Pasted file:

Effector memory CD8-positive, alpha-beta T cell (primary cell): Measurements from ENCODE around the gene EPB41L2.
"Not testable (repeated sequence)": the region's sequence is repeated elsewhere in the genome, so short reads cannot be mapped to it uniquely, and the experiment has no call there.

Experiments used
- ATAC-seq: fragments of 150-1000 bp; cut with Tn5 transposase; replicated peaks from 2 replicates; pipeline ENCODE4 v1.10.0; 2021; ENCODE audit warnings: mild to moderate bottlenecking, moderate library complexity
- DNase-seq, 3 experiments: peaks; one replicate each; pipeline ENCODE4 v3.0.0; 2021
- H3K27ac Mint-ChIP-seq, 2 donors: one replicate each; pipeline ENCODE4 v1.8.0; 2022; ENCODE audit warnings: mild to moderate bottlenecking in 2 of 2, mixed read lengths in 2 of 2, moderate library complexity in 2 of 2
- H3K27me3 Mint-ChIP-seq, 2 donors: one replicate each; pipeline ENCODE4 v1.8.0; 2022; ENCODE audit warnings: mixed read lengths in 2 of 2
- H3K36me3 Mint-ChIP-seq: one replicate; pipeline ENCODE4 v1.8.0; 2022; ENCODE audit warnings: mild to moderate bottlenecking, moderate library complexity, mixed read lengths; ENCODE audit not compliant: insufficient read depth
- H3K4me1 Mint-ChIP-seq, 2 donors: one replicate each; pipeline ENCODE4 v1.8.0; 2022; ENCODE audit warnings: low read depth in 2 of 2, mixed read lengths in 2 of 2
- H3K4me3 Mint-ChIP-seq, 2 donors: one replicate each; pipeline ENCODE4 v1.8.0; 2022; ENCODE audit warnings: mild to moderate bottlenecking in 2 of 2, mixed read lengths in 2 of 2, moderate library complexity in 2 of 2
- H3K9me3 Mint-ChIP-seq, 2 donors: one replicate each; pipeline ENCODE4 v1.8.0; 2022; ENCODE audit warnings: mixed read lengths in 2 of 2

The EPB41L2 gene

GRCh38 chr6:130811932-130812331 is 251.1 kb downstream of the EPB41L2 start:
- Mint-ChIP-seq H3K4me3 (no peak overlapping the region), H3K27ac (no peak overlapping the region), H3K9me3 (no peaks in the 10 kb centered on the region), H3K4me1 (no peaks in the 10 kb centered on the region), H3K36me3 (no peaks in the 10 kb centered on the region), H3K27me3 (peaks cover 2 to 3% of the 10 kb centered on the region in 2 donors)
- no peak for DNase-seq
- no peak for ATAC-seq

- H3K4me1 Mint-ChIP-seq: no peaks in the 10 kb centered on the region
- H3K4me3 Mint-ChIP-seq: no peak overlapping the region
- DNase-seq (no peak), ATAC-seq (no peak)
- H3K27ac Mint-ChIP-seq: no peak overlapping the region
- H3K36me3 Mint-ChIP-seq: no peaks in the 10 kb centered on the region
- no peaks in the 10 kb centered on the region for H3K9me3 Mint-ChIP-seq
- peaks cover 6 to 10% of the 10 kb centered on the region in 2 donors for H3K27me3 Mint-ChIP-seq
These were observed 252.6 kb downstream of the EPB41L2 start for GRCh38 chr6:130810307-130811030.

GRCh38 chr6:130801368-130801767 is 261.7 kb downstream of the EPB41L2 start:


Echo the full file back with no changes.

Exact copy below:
Effector memory CD8-positive, alpha-beta T cell (primary cell): Measurements from ENCODE around the gene EPB41L2.
"Not testable (repeated sequence)": the region's sequence is repeated elsewhere in the genome, so short reads cannot be mapped to it uniquely, and the experiment has no call there.

Experiments used
- ATAC-seq: fragments of 150-1000 bp; cut with Tn5 transposase; replicated peaks from 2 replicates; pipeline ENCODE4 v1.10.0; 2021; ENCODE audit warnings: mild to moderate bottlenecking, moderate library complexity
- DNase-seq, 3 experiments: peaks; one replicate each; pipeline ENCODE4 v3.0.0; 2021
- H3K27ac Mint-ChIP-seq, 2 donors: one replicate each; pipeline ENCODE4 v1.8.0; 2022; ENCODE audit warnings: mild to moderate bottlenecking in 2 of 2, mixed read lengths in 2 of 2, moderate library complexity in 2 of 2
- H3K27me3 Mint-ChIP-seq, 2 donors: one replicate each; pipeline ENCODE4 v1.8.0; 2022; ENCODE audit warnings: mixed read lengths in 2 of 2
- H3K36me3 Mint-ChIP-seq: one replicate; pipeline ENCODE4 v1.8.0; 2022; ENCODE audit warnings: mild to moderate bottlenecking, moderate library complexity, mixed read lengths; ENCODE audit not compliant: insufficient read depth
- H3K4me1 Mint-ChIP-seq, 2 donors: one replicate each; pipeline ENCODE4 v1.8.0; 2022; ENCODE audit warnings: low read depth in 2 of 2, mixed read lengths in 2 of 2
- H3K4me3 Mint-ChIP-seq, 2 donors: one replicate each; pipeline ENCODE4 v1.8.0; 2022; ENCODE audit warnings: mild to moderate bottlenecking in 2 of 2, mixed read lengths in 2 of 2, moderate library complexity in 2 of 2
- H3K9me3 Mint-ChIP-seq, 2 donors: one replicate each; pipeline ENCODE4 v1.8.0; 2022; ENCODE audit warnings: mixed read lengths in 2 of 2

The EPB41L2 gene

GRCh38 chr6:130811932-130812331 is 251.1 kb downstream of the EPB41L2 start:
- Mint-ChIP-seq H3K4me3 (no peak overlapping the region), H3K27ac (no peak overlapping the region), H3K9me3 (no peaks in the 10 kb centered on the region), H3K4me1 (no peaks in the 10 kb centered on the region), H3K36me3 (no peaks in the 10 kb centered on the region), H3K27me3 (peaks cover 2 to 3% of the 10 kb centered on the region in 2 donors)
- no peak for DNase-seq
- no peak for ATAC-seq

- H3K4me1 Mint-ChIP-seq: no peaks in the 10 kb centered on the region
- H3K4me3 Mint-ChIP-seq: no peak overlapping the region
- DNase-seq (no peak), ATAC-seq (no peak)
- H3K27ac Mint-ChIP-seq: no peak overlapping the region
- H3K36me3 Mint-ChIP-seq: no peaks in the 10 kb centered on the region
- no peaks in the 10 kb centered on the region for H3K9me3 Mint-ChIP-seq
- peaks cover 6 to 10% of the 10 kb centered on the region in 2 donors for H3K27me3 Mint-ChIP-seq
These were observed 252.6 kb downstream of the EPB41L2 start for GRCh38 chr6:130810307-130811030.

GRCh38 chr6:130801368-130801767 is 261.7 kb downstream of the EPB41L2 start: